The police are perhaps the most visible representation of government. They are charged with what has been characterized as an "impossible" mandate -- control and prevent crime, keep the peace, provide public services -- and do so within the constraints of democratic principles. The police are trusted to use deadly force when it is called for and are allowed access to our homes in cases of emergency. In fact, police departments are one of the few government agencies that can be mobilized by a simple phone call, 24 hours a day, 7 days a week. They are ubiquitous within our society, but their actions are often not well understood. The Oxford Handbook of Police and Policing brings together research on the development and operation of policing in the United States and elsewhere. Accomplished policing researchers Michael D. Reisig and Robert J. Kane have assembled a cast of renowned scholars to provide an authoritative and comprehensive overview of the institution of policing. The different sections of the Handbook explore policing contexts, strategies, authority, and issues relating to race and ethnicity. The Handbook also includes reviews of the research methodologies used by policing scholars and considerations of the factors that will ultimately shape the future of policing, thus providing persuasive insights into why and how policing has developed, what it is today, and what to expect in the future. Aimed at a wide audience of scholars and students in criminology and criminal justice, as well as police professionals, the Handbook serves as the definitive resource for information on this important institution.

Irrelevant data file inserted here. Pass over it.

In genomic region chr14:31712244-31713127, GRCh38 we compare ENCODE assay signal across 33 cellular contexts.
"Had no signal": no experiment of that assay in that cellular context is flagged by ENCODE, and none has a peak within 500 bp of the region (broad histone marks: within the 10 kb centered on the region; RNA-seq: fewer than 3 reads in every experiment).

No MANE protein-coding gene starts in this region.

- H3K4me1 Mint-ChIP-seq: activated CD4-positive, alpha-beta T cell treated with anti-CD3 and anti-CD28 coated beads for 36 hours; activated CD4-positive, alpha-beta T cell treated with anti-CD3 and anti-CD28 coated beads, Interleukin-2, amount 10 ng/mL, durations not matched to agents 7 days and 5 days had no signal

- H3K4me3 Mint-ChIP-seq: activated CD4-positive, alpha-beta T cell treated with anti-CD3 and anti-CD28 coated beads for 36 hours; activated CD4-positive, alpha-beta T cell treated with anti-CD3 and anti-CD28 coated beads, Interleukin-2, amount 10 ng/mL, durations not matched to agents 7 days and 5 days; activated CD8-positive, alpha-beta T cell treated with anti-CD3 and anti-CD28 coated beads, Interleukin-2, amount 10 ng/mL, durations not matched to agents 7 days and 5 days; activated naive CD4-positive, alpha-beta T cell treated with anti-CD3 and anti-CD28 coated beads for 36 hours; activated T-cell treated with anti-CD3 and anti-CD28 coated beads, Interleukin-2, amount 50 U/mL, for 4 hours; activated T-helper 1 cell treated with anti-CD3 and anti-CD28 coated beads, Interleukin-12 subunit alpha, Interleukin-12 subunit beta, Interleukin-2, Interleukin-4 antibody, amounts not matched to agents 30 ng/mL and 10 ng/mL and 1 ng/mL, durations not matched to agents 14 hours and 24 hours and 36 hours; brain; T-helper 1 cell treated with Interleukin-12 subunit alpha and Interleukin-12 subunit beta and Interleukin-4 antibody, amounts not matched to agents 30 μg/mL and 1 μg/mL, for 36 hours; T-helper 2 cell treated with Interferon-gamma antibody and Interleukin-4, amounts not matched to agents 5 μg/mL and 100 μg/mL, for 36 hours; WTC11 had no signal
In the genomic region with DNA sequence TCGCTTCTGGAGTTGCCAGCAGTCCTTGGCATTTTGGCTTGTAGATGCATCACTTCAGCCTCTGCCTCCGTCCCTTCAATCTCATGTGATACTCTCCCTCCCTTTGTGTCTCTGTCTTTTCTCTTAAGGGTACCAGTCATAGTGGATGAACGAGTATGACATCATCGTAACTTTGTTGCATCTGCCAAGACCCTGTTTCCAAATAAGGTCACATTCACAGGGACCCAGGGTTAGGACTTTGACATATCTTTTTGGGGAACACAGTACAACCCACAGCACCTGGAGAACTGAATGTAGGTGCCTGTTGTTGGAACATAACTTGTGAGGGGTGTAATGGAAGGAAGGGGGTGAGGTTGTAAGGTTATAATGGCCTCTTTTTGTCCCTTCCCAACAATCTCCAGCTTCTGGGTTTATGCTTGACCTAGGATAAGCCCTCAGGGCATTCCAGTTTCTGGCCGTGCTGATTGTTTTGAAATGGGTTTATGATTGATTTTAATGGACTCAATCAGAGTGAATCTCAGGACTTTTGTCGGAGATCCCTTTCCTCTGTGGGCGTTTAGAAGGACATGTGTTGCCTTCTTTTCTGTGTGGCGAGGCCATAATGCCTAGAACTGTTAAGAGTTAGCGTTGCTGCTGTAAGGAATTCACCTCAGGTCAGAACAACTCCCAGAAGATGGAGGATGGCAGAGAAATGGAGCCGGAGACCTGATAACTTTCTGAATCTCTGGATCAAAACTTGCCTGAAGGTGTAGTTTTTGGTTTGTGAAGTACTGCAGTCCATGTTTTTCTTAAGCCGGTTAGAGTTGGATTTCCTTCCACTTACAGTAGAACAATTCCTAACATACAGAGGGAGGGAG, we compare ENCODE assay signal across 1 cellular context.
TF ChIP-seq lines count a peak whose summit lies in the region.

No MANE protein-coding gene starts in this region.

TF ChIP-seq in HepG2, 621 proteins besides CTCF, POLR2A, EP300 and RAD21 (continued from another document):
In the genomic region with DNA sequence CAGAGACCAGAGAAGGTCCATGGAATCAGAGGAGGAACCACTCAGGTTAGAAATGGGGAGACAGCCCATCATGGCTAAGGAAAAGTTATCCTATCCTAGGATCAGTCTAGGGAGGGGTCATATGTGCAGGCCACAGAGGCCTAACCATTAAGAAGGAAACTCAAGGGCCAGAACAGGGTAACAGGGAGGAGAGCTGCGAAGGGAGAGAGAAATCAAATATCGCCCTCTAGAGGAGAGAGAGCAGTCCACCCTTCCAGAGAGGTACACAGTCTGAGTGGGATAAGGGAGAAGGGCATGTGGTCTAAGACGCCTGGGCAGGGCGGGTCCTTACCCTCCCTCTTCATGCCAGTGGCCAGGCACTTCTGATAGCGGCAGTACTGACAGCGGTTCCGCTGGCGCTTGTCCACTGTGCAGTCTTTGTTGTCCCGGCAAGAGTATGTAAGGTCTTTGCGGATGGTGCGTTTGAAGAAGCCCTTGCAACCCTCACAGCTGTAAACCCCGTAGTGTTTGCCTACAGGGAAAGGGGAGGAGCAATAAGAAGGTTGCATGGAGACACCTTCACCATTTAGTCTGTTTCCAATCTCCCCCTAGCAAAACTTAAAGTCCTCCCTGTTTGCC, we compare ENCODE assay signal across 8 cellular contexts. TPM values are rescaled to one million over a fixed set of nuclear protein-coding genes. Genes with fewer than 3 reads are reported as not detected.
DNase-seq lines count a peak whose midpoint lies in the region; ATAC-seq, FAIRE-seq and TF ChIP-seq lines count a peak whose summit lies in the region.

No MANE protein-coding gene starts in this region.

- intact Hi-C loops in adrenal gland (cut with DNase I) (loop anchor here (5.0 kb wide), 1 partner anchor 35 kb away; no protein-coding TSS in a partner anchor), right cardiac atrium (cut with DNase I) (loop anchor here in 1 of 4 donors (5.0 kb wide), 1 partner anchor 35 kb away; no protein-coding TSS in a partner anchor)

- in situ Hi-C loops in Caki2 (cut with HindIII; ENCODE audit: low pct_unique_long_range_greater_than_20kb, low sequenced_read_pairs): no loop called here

Social Science

Understanding Race And Crime

Author: Webster, Colin

Publisher: McGraw-Hill Education (UK)

ISBN: 0335230393

Category: Social Science

Page: 255

View: 2068

Why are some ethnic minorities associated with higher levels of offending? How can racist violence be explained? Are the police and criminal justice system racist? Are the reasons for offending and victimization among ethnic minorities different from those among ethnic majorities? Understanding Race and Crime provides a comprehensive and critical introduction to the debates and controversies about race, crime and criminal justice. While focusing on Britain and America, it also takes a broader international perspective, with case studies including the historical legacy of lynching in the United States and racist state crime in the Nazi and Rwandan genocides. The book provides a conceptual framework in which racism, race and crime might be better understood. It traces the historical origins of how thinking about crime came to be associated with racism and how fears and anxieties about race and crime become rooted in places destabilized by rapid social change. The book questions whether race and ethnicity alone are significant enough factors to explain differing offending and victimization patterns between ethnic groups. Issues examined include: Contact/conflict with the police Public disorder Involvement with the criminal justice system Understanding Race and Crime is essential reading for students from a range of social science disciplines and for a variety of crime-related courses. It is also useful to practitioners in the criminal justice field and those interested in understanding the issues behind debates on 'race' and crime.